What hormones does the pituitary gland control or release?
A lot of different hormones.
The pituitary is often called the master gland because it produces of releases hormones that influence the activity of all other hormone glands in the body. The pituitary has two lobes: an anterior and a posterior lobe.
Also called the adenohypophysis produces the following hormones:
- Adrenocorticotropic hormone (ACTH): stimulates the adrenal gland
- Follicle stimulating hormone (FSH): acts on ovaries and testes
- Growth hormone (GH): also called somatotrophin; stimulates growth e.g. by increasing protein production
- Luteinizing hormone (LH): works with FSH on ovaries and testes
- Prolactin (PRL): works on breast glands to stimulate milk production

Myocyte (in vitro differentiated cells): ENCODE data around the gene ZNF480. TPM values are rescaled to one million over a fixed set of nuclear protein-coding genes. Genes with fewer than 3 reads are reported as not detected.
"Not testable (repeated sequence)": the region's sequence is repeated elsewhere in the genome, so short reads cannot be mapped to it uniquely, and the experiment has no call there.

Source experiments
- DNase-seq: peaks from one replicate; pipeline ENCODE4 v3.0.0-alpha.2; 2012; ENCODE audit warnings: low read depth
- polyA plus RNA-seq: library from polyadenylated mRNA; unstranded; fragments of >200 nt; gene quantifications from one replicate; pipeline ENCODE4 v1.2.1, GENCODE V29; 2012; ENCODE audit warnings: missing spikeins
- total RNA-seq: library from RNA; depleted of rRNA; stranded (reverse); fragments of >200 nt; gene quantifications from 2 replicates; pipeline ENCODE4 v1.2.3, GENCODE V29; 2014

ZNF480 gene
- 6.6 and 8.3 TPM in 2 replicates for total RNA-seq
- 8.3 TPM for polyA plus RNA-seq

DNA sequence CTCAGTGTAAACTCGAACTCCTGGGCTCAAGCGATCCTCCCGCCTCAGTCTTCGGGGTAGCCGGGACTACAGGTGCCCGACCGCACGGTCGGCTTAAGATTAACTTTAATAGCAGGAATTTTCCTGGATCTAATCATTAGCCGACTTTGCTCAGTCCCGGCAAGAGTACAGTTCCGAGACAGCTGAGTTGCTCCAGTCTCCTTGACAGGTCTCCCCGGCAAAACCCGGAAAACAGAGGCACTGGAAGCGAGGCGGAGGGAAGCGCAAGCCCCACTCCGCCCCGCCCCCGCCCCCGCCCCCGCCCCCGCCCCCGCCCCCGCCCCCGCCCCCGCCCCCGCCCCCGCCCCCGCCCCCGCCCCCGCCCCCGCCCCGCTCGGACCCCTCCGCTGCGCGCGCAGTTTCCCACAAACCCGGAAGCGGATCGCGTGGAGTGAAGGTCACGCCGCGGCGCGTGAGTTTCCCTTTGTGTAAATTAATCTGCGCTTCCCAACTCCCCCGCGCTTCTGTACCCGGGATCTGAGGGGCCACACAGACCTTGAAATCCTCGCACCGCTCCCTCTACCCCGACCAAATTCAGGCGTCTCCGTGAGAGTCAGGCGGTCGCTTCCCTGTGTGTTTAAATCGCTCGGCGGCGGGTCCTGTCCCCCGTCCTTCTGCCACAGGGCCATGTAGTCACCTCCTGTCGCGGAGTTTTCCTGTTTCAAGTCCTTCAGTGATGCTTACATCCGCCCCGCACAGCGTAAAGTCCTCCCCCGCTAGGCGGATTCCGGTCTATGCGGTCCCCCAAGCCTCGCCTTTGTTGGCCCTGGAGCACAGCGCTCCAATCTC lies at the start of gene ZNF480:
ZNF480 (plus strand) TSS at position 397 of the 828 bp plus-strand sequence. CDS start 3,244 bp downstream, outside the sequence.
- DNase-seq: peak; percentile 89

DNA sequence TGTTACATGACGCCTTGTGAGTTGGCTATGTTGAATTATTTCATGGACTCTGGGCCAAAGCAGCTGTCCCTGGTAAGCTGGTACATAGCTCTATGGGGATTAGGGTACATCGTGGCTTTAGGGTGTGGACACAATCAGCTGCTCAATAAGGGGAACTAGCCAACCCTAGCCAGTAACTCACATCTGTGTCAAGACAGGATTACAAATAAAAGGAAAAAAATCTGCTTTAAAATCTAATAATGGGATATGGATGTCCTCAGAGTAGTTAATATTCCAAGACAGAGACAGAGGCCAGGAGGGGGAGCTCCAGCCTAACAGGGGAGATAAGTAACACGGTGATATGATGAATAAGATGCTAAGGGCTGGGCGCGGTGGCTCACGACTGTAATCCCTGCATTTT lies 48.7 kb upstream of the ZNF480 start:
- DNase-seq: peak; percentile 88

- Thyroid stimulating hormone (TSH): stimulates the thyroid gland
This part of the pituitary doesn't produce hormones itself. Nerve endings bring hormones from the hypothalamus (the master regulator) to this lobe. The posterior pituitary only stores and releases the following hormones:
- Anti-diuretic hormone (ADH): acts on the kidney's to increase water resorption.
- Oxytocin (Oxt): stimulates breast milk production and involved in childbirth and bonding between mother and child (therefore also called 'hug hormone').
This is a physiologically separate part of the pituitary, but often considered part of the anterior lobe. It produces one hormone:
- Melanocyte stimulating hormone (MSH): stimulates melanocytes in the skin to produce pigment.